1 in 3 People in Los Angeles Have Had COVID as County Soars Toward 1 Million Cases

New estimates show that one in three people in Los Angeles County have been infected with the coronavirus since the start of the pandemic, as the county comes close to reaching a million cases.

According to new projections from county scientists, it is believed that more than 3 million of the county's 10 million residents have had the disease, the Los Angeles Times reported.

That number includes nearly 13,000 people in Los Angeles County who have died from the virus, and it is more than triple the cumulative number of coronavirus cases that have been confirmed by testing.

Scientists have long believed the true number of infections far surpasses those that are captured through testing, as many individuals never show symptoms for the disease.

Los Angeles County is currently the hardest hit region in the United States and is on track to being the first to report 1 million cases. By Thursday afternoon, the county had recorded 958,497 cases and 12,955 deaths, according to Johns Hopkins University.

In the last week alone, the county has averaged more than 15,000 new cases a day, while over 1,600 people—more than 200 people daily—have died.

Los Angeles County Public Health Director Barbara Ferrer called the situation "tragic, upsetting and, frankly, overwhelming," in a news briefing on Wednesday.

Ferrer urged residents to follow virus precautions "as if your life or the life of a loved one depends on it. Because it just may."

"Your infection could lead to dozens of other infections in just a matter of a few days, and someone along that path of transmission could very well die from COVID-19," Ferrer said. "These are just not normal times, and so we can't go out and just continue to act like nothing is going on."

The surge in new cases has left hospitals in many areas across the county overwhelmed. Over the past few weeks, an average of 700 to 850 new patients a day with coronavirus infections have been admitted to hospitals in Los Angeles County, the Los Angeles Times reported.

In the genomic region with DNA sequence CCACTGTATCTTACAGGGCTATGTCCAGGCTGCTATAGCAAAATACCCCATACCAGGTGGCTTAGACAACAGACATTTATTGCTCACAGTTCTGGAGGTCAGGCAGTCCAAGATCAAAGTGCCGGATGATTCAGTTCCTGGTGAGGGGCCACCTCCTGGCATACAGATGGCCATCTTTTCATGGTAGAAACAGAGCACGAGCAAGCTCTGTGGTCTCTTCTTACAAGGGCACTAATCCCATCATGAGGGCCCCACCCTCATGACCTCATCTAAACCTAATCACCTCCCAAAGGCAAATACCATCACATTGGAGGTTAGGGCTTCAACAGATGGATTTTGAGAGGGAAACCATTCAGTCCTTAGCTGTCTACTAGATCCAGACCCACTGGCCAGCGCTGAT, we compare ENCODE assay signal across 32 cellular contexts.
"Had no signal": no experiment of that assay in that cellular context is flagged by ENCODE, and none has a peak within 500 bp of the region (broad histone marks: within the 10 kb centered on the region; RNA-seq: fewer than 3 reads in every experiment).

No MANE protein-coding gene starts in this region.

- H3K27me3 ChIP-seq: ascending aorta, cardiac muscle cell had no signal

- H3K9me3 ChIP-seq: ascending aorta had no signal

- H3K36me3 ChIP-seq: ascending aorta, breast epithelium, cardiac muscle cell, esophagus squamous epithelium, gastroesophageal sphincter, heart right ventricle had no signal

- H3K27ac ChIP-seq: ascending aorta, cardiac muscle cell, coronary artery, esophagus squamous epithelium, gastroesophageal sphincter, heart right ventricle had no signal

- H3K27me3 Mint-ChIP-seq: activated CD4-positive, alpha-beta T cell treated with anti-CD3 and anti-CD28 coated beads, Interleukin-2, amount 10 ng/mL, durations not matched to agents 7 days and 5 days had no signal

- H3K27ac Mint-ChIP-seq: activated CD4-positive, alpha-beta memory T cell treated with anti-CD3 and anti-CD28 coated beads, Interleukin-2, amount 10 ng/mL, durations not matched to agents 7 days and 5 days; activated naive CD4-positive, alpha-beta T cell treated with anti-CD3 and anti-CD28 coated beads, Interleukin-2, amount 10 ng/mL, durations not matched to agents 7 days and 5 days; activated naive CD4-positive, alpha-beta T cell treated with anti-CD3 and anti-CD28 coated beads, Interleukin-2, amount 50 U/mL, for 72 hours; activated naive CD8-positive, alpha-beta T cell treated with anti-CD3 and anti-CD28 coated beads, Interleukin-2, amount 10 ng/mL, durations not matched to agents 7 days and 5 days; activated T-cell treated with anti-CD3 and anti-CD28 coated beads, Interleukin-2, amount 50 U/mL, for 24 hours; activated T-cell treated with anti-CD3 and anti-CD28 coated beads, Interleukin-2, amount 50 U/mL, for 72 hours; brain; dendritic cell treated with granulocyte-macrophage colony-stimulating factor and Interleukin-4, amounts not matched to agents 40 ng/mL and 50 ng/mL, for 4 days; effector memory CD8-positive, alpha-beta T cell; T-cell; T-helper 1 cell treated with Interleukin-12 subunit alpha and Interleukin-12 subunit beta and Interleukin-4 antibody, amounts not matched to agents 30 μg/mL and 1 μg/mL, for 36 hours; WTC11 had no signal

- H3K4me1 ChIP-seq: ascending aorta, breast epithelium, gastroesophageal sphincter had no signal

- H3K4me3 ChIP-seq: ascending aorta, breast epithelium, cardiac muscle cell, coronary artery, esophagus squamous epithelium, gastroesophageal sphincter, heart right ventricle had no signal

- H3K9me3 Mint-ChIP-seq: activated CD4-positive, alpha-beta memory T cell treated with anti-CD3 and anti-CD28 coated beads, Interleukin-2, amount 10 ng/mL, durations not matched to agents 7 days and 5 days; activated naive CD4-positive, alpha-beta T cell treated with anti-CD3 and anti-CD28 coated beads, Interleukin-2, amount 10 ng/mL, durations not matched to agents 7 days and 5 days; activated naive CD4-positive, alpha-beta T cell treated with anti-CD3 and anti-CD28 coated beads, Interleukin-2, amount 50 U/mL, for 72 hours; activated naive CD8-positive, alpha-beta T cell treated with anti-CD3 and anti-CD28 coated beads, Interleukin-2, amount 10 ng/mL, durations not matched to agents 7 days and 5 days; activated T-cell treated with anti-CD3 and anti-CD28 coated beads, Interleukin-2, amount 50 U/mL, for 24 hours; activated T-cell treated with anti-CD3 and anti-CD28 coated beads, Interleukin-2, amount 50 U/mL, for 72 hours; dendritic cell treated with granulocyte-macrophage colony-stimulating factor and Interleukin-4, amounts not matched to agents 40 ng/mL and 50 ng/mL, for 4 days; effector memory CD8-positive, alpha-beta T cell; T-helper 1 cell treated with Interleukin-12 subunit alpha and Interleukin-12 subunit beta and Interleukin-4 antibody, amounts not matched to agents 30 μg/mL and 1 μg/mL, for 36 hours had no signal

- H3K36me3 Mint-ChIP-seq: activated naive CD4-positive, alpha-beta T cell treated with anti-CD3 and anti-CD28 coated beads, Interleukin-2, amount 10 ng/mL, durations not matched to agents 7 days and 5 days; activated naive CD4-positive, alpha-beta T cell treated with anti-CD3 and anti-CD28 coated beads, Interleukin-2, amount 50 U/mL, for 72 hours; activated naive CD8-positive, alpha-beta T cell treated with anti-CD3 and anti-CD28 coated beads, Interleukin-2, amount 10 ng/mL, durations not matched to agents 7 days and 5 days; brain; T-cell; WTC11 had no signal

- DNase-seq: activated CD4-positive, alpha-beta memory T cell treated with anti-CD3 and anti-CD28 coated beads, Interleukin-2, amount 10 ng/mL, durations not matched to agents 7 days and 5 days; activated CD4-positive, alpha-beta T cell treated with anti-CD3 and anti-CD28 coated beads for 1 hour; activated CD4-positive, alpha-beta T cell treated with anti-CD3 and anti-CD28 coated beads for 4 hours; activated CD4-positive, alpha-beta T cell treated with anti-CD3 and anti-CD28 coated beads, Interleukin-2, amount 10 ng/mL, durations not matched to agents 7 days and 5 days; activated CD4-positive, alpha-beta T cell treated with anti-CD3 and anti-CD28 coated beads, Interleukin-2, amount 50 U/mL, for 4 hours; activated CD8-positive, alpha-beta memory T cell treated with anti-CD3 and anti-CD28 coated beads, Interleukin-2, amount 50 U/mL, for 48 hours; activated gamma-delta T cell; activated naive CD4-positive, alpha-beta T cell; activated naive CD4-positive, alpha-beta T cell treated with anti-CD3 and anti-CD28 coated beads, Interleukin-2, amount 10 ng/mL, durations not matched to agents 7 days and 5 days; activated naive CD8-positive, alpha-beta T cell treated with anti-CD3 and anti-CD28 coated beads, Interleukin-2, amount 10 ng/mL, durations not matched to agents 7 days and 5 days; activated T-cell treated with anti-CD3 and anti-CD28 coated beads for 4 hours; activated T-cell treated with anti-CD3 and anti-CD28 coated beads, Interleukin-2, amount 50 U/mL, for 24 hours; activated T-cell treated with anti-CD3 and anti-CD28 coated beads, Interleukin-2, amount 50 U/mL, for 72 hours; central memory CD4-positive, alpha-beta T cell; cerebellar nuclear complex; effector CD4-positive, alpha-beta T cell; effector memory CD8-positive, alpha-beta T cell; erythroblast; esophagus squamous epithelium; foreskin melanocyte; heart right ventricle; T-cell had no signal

"That's three times higher than what was seen earlier in the pandemic," said Dr. Christina Ghaly, the Los Angeles County director of health services, told the news outlet.

New estimates show that one in three people across Los Angeles County have had the coronavirus since the start of the pandemic, as cases continue to soar. Here, Dr. Thomas Yadegar checks the vital signs of patients at Providence Cedars-Sinai Medical Center in Los Angeles on January 3. APU GOMES/Getty

In some areas, hospitals have been forced to turn ambulances away, while others have set up makeshift areas in gift shops and parking lots in order to create more space.

"Hospitals are declaring internal disasters and having to open church gyms to serve as hospital units," Los Angeles County Supervisor Hilda Solis said on January 5, according to CNN. "Our health care workers are physically and mentally exhausted and sick."

On December 3, Governor Gavin Newsom announced new stay-at-home rules across five regions throughout the state.

The order declared that once a region's intensive care unit capacity falls below 15 percent, individuals in that area would be required to stay home except for work and local shopping for at least three weeks.

Los Angeles County, which is in Southern California, is currently at zero percent ICU availability.

"This is the most challenging moment since the beginning of this pandemic," Newsom said in December. "If there was ever any time to put aside your doubt, to put aside your skepticism, to put aside your cynicism to put aside your ideology, to put aside any consideration except this: Lives are in the balance. Lives will be lost unless we do more than we've ever done."

Newsweek reached out to Newsom for additional comment but did not hear back in time for publication.